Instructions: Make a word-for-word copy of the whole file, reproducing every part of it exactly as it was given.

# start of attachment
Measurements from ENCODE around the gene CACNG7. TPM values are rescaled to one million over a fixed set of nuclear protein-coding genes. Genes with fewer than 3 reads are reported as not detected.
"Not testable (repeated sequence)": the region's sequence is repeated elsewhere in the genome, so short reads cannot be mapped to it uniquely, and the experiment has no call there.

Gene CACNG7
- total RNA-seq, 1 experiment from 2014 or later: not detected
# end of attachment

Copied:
Measurements from ENCODE around the gene CACNG7. TPM values are rescaled to one million over a fixed set of nuclear protein-coding genes. Genes with fewer than 3 reads are reported as not detected.
"Not testable (repeated sequence)": the region's sequence is repeated elsewhere in the genome, so short reads cannot be mapped to it uniquely, and the experiment has no call there.

Gene CACNG7
- total RNA-seq, 1 experiment from 2014 or later: not detected